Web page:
Coupled basin evolution and late-stage metamorphic core complex exhumation in the southern Basin and Range Province, southeastern Arizona

Frank H. Wagner, Roy A. Johnson

Research output: Contribution to journalArticlepeer-review

16 Scopus citations


Records of lithospheric extension and mountain-range uplift are most continuously contained within syntectonic sedimentary rocks in basins adjacent to large structural culminations. In southeastern Arizona, metamorphic core complexes form mountain ranges with the highest elevations in the region, and supposedly much less extended terranes lie at lower elevations. Adjacent to the Santa Catalina-Rincon metamorphic core complex, within the Tucson Basin, stratigraphic-sequence geometries evident in a large suite of 2-D seismic reflection data suggest a two-phase basin-evolution model controlled by the emplacement and subsequent uplift of the core complex. In its earliest stage, Phase I of basin formation was characterized by extensive faults forming relatively small-scale proto-basins, which coalesced with the larger basin-bounding detachment fault system. Synextensional sedimentation within the enlarging basin is evidenced by sediment-growth packages, derived from adjacent footwall material, fanning into brittle hanging-wall faults. During this phase, volcanism was widespread, and growth packages contain interbedded sediments and volcanic products but, paradoxically, no mylonitic clasts from the adjacent metamorphic core complex. Phase II of basin evolution begins after a significant tectonic hiatus and consists of a symmetric deepening of the central basin with the introduction of mylonitic clasts in the basin fill. This is coupled with the activation of a series of high-angle normal faults ringing the core complex. These observations suggest a two-phase model for metamorphic core complex evolution, with an initial stage of isostatic core complex emplacement during detachment faulting that resulted in little topographic expression. This was followed, after a significant tectonic hiatus, by late-stage exhumation and flexural uplift of the Santa Catalina-Rincon metamorphic core complex through younger high-angle faulting. Moreover, the geometry of upper basin fill units suggests an extremely low effective elastic thickness in the region and that flexural uplift of the core complex induced asymmetric transfer of ductile mid-crustal rocks from beneath the subsiding Tucson Basin to the uplifting mountain range.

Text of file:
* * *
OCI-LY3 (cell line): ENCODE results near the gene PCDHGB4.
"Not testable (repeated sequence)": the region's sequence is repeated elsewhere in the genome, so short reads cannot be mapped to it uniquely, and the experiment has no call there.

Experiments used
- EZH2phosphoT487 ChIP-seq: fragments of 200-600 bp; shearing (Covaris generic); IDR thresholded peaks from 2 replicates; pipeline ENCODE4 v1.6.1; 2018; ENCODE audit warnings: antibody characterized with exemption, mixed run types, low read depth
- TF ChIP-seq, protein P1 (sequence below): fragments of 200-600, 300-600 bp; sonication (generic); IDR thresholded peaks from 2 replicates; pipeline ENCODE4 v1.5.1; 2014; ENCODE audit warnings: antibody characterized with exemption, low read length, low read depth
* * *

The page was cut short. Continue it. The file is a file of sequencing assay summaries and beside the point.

Original languageEnglish (US)
Pages (from-to)141-160
Number of pages20
Issue number1-2
StatePublished - Jun 26 2006


  • Basin and range
  • Crustal extension
  • Crustal flow
  • Detachment fault
  • Metamorphic core complex

ASJC Scopus subject areas

  • Geophysics
  • Earth-Surface Processes


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